Home Movies

Goth Brooks

We recently came across Monstrum, a PBS series, hosted by Emily Zarka, Ph.D., that “takes us on a journey to discover a new monster for each new episode. Monstrum looks at humans’ unique drive to create and shape monster mythology through oral storytelling, literature and film.” We were intrigued by an episode all about gargoyles—grotesque figures that over the years, in films and other visual media, have taken on often terrifying lives of their own, which is strange given that they literally began as decorative waterspouts. (Imagine your gutters and downspouts taking on preternatural lives of their own.) The idea of using an animal or monster head as a means of draining water away from buildings dates back to ancient Egypt. But where did the word “gargoyle” and their more gothic incarnations come from? As Dr. Zarka explains, it comes from gargouille, a water dragon of French myth that would swallow ships and spit water out of its mouth. A priest beheaded the monster and mounted its head on the wall of the city. But it wouldn’t decay like the rest of the body…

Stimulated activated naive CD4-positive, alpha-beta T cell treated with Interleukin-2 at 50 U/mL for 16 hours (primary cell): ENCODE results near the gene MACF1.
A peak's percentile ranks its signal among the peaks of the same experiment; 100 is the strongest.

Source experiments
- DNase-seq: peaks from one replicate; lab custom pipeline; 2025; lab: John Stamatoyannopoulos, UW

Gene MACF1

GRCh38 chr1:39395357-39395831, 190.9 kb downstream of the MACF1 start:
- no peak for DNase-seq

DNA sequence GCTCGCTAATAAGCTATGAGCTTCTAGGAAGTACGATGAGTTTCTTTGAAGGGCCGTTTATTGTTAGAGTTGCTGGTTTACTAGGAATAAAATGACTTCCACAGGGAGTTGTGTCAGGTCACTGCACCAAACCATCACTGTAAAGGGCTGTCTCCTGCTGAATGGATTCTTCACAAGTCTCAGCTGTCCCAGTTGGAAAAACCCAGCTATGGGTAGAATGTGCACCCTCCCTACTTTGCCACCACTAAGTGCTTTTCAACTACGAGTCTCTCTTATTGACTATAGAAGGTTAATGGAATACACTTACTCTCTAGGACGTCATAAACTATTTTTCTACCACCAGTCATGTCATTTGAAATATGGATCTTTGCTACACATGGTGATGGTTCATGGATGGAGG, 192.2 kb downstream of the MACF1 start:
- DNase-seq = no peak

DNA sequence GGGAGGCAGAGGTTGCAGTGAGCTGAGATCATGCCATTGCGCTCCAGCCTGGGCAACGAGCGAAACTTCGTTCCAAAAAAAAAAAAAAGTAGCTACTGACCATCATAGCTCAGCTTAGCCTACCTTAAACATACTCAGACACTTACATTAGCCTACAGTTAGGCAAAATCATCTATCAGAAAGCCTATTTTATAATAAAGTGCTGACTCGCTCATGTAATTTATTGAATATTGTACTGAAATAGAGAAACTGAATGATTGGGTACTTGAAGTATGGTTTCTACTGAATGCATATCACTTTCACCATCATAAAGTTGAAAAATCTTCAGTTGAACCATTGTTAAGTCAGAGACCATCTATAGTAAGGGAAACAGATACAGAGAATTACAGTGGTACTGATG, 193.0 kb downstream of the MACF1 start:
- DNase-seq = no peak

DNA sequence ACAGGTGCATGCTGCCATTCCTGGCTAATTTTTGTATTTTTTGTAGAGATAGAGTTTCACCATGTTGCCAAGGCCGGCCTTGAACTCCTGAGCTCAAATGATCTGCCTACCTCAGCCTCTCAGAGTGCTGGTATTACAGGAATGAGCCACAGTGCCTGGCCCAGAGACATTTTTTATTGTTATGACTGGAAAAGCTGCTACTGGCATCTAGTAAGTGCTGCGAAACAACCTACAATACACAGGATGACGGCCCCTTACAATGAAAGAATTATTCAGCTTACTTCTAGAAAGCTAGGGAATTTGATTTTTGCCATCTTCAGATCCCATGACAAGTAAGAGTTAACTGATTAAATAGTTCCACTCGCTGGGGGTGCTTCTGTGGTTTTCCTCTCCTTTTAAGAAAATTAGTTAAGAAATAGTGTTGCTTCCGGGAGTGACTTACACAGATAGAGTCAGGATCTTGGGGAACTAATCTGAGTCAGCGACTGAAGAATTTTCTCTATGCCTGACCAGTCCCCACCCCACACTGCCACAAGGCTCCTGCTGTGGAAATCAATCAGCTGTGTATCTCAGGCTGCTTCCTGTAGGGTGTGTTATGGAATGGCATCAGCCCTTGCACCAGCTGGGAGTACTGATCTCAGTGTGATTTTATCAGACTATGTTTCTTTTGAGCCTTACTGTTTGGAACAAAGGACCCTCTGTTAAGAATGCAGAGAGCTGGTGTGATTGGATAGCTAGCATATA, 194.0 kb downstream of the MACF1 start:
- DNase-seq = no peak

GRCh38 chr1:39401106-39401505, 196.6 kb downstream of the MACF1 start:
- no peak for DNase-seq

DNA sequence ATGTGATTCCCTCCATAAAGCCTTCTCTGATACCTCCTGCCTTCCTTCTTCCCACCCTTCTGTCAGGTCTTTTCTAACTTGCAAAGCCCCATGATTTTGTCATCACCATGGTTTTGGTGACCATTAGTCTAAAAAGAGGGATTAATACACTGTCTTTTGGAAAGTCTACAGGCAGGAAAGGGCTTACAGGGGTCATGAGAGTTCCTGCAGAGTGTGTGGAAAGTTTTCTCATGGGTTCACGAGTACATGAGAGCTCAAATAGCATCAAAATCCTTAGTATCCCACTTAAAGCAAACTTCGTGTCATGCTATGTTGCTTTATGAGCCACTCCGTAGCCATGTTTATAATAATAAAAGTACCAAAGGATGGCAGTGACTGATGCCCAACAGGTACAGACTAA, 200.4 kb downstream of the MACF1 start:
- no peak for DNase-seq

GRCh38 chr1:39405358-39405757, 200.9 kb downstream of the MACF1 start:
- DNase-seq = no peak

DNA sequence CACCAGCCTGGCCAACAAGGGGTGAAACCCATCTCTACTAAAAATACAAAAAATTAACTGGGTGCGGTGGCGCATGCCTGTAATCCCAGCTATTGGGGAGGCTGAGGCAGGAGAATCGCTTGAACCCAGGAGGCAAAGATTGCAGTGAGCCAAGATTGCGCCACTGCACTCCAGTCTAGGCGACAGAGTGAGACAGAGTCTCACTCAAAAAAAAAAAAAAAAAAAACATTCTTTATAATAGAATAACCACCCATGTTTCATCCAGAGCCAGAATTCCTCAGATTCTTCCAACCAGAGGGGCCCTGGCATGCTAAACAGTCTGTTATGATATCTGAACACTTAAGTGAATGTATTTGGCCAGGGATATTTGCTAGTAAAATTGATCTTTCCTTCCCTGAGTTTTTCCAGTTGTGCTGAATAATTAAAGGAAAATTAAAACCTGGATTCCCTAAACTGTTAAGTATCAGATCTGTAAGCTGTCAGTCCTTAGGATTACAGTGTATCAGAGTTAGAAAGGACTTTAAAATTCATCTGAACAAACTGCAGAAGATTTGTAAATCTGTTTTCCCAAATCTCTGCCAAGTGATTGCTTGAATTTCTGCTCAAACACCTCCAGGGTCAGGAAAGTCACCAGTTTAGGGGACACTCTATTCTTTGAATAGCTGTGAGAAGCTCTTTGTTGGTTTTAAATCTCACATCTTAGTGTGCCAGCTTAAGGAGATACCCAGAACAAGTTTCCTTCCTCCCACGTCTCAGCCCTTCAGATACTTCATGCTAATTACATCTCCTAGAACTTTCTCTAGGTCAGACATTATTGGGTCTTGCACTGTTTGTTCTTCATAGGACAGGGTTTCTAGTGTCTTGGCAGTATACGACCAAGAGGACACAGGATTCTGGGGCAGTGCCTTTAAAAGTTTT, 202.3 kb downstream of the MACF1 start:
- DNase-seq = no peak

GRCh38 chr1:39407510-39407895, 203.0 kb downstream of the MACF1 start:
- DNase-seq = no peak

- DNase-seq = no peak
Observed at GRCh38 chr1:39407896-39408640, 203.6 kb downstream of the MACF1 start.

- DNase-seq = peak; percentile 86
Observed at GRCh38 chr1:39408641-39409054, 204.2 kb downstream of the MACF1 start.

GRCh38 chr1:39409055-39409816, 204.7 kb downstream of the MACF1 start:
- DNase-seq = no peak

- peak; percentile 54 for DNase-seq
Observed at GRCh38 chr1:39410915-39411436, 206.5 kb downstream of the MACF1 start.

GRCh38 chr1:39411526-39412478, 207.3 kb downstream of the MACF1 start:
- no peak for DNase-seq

Worth checking out.

No Expression

He Came, He Sawed, He Conquered

A somewhat dubious centenary was celebrated last month: the 100th anniversary of the old magic trick of sawing a woman in two. Says the NY Times:

On Jan. 17, 1921, the magician P.T. Selbit walked onstage at the Finsbury Park Empire in North London with Betty Barker, his assistant, whom he ushered into an upright wooden box.

Selbit — whose real name was Percy Tibbles — tied ropes around Barker’s wrists, ankles and neck, and pushed the ropes through holes in the box. Then he called members of the audience to the stage and asked them to pull the ropes tight, so Barker couldn’t move an inch.